Living with the Humblebrag

When I was around 18 years old, social media was really starting to take off with the emergence of Facebook and Twitter (RIP MySpace). It was also around this time that the first iPhone was released. I feel guilty saying it now (Apple, I love you!), but for the first couple of years I didn’t really want to know. Overnight, it seemed, everyone around me become obsessed with their phone. Dinners with friends were the most annoying – phone etiquette hadn’t really developed at this point (if it has now), so I would spend half the meal in silence watching the person I was with messaging someone else or looking at Facebook. Fun times.

I still breathe a passive-aggressive sigh when people I’m with won’t stop looking at their phone, but I think I’m fighting a losing battle. No one can deny that iPhones have completely changed the way in which people drink and dine out, but does this have a positive or negative impact on bars and restaurants?

I would say it has both.

Pro

Enter the humblebrag, or the ability to show off without appearing to be, enabled by social media. I never used to be a humblebragger, but then I discovered Instagram and something strange happened: I still won’t text people when I’m out with someone else, but I’ll be damned if I let a plate of food go un-photographed and posted for posterity. When it comes down to it, this is free coverage for bars and restaurants. They may not be able to control the quality of the posts (I’ve been told I have ‘focus issues’), but the effect of social recommendations can be extremely positive. This increases exponentially if the posts come from social influencers with a large social media following.

Con

I may be guilty of a food-related humblebrag, but I generally take one or two photos before putting my phone away for the rest of the meal, so I can actually speak to the people I’m with. A lot of people don’t have this rule, and will remain attached to their phone until the bitter end. Research has shown that increased use of phones (even just taking photos) leads to decreased interaction and connection with the actual experience. If you’re busy taking, tagging and posting photos, your attention is on your phone rather than the people and happenings around you. This is obviously irritating for those operators, chefs and bartenders who spend a great deal of time trying to create a memorable experience, only to have it distorted through the lens of a phone.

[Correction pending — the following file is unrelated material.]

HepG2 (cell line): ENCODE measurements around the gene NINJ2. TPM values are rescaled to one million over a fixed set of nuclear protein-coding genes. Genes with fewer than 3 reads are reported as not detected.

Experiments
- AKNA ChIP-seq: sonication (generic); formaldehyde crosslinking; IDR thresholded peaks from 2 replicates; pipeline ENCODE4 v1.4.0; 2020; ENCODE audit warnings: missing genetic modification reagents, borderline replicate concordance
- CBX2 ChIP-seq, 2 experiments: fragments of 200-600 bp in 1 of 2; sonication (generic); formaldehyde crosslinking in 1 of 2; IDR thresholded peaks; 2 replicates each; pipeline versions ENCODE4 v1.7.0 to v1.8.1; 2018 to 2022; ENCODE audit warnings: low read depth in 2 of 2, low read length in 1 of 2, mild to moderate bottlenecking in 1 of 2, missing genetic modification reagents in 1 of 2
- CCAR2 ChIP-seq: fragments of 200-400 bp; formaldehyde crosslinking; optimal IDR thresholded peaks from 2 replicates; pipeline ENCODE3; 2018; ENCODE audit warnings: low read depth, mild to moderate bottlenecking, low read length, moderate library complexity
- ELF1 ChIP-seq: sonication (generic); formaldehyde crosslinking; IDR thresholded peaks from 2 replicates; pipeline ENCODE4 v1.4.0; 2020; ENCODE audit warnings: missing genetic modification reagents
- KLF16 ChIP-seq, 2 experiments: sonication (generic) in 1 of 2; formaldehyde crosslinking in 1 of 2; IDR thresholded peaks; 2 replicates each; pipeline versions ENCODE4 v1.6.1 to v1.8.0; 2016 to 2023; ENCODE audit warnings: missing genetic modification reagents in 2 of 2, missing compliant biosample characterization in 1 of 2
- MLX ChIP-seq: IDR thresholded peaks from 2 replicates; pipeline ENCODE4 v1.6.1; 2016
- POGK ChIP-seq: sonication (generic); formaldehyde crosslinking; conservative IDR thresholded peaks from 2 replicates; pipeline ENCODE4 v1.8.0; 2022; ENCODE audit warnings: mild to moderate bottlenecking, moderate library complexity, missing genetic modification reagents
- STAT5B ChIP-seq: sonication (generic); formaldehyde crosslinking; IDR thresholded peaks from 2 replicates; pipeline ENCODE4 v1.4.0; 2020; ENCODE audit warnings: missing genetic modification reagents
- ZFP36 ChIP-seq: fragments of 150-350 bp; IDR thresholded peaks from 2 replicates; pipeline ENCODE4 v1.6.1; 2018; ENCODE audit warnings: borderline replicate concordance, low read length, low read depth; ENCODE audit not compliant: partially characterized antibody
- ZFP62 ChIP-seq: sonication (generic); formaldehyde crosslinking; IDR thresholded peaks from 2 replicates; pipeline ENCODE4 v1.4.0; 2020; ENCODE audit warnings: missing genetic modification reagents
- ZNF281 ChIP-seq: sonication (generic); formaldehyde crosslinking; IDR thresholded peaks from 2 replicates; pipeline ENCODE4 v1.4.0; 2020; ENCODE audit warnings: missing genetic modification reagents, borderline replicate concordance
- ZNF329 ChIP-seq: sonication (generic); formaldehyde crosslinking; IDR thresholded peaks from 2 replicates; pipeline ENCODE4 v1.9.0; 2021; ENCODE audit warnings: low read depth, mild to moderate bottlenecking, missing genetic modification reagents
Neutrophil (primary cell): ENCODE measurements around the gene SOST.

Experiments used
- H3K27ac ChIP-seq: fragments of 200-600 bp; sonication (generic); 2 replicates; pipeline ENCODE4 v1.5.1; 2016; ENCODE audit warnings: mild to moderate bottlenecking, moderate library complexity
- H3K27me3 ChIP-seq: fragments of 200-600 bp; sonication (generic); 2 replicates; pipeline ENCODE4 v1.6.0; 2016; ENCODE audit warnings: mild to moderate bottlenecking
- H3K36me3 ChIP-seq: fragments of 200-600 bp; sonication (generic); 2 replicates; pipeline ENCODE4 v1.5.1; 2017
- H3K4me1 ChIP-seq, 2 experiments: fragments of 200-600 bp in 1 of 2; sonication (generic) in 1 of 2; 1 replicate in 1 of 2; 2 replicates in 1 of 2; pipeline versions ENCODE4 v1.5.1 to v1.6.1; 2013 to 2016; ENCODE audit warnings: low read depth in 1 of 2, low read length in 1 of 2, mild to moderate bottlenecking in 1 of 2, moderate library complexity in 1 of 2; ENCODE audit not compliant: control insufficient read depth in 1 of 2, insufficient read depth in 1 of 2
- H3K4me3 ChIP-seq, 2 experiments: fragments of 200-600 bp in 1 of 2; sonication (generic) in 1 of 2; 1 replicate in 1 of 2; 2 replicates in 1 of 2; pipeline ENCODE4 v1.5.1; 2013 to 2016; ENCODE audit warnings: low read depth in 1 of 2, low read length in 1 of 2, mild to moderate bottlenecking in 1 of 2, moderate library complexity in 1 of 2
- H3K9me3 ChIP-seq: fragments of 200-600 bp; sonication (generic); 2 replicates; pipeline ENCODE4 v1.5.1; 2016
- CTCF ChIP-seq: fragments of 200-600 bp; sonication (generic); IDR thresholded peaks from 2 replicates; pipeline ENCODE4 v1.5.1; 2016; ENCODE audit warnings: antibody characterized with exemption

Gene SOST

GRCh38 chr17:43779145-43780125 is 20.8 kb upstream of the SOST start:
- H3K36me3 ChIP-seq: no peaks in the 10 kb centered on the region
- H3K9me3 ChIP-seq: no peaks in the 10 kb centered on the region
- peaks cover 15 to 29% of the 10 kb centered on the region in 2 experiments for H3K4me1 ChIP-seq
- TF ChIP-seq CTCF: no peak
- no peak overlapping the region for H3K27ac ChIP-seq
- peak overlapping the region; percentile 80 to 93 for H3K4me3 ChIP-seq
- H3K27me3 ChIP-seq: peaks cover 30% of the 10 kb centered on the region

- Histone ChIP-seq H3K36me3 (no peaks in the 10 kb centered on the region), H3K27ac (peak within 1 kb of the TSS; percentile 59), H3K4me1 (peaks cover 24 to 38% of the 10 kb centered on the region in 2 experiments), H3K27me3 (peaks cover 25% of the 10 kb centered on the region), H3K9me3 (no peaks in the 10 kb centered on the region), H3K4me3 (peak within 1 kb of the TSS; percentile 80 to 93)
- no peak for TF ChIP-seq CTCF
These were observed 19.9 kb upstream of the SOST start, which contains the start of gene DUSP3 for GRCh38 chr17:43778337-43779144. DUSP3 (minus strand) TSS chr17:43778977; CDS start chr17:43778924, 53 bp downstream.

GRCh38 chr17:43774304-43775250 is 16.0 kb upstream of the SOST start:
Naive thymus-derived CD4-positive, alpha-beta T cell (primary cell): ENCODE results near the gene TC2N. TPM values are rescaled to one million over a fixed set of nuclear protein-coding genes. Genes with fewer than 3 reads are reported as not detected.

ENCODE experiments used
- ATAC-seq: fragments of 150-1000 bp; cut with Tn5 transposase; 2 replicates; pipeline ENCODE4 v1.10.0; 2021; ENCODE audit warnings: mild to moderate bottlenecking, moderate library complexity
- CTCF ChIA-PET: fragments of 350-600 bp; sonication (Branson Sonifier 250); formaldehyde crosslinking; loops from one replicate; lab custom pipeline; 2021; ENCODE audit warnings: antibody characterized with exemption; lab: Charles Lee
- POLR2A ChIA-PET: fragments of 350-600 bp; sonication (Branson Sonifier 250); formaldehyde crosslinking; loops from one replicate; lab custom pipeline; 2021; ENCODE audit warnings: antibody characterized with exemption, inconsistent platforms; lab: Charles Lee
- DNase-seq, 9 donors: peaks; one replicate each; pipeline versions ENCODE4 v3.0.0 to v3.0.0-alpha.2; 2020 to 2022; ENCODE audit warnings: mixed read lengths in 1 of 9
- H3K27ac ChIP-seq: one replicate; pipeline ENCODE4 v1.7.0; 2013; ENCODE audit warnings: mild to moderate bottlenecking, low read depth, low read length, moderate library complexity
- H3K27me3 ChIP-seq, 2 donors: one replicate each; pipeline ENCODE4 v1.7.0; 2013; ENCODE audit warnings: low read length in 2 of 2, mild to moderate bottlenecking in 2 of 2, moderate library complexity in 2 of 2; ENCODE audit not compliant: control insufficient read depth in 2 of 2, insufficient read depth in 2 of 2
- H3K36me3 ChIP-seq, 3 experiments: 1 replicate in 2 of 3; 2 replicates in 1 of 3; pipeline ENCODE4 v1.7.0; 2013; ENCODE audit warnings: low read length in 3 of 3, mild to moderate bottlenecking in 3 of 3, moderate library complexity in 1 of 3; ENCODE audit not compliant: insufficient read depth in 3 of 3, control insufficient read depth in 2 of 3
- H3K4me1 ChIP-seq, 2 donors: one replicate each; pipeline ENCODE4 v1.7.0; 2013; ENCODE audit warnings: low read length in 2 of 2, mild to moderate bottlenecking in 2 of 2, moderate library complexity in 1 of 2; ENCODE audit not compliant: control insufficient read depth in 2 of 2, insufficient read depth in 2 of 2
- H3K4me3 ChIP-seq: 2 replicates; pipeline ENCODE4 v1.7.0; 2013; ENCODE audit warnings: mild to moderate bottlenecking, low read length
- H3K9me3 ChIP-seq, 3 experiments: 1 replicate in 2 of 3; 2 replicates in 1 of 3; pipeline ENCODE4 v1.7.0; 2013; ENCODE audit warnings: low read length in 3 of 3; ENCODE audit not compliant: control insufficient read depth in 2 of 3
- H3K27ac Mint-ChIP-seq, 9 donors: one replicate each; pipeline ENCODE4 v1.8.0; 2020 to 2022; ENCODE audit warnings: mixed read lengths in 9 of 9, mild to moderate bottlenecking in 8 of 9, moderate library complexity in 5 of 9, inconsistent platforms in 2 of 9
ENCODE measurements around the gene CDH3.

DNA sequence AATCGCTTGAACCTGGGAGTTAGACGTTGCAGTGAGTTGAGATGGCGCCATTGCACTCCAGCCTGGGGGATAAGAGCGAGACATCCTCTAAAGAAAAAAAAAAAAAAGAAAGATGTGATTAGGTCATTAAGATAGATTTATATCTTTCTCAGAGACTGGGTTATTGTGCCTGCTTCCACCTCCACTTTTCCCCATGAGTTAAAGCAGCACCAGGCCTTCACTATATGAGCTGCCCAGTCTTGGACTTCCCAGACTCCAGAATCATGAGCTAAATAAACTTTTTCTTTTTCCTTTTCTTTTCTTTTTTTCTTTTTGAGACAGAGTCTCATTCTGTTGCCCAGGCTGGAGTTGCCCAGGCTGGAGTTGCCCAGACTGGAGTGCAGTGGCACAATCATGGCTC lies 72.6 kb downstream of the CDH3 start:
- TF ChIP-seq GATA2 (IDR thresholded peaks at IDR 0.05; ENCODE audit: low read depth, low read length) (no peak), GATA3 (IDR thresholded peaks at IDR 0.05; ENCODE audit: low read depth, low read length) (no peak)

Regardless of whether you or not you accept the humblebrag, it has become so deeply engrained in our society that most bars and restaurants will have no choice but to learn to live with it. Some restaurants have adopted a phone-free policy, but they do so at the risk of annoying people who don’t particularly want to be told how to eat a meal. On the other hand, some businesses (in particular new or lesser-known places) may want to encourage use of social media, for example by creating hashtags, and embrace the free publicity that the humblebrag brings.

For those of you personally affected by humblebraggers, can I suggest implementing the rule that my friend and I used to have: one photo then phones away. First person to check it again pays the bill. Gets you a lot of free meals these days.

By Laura Condon

Cover image credit: Nandini Poddar

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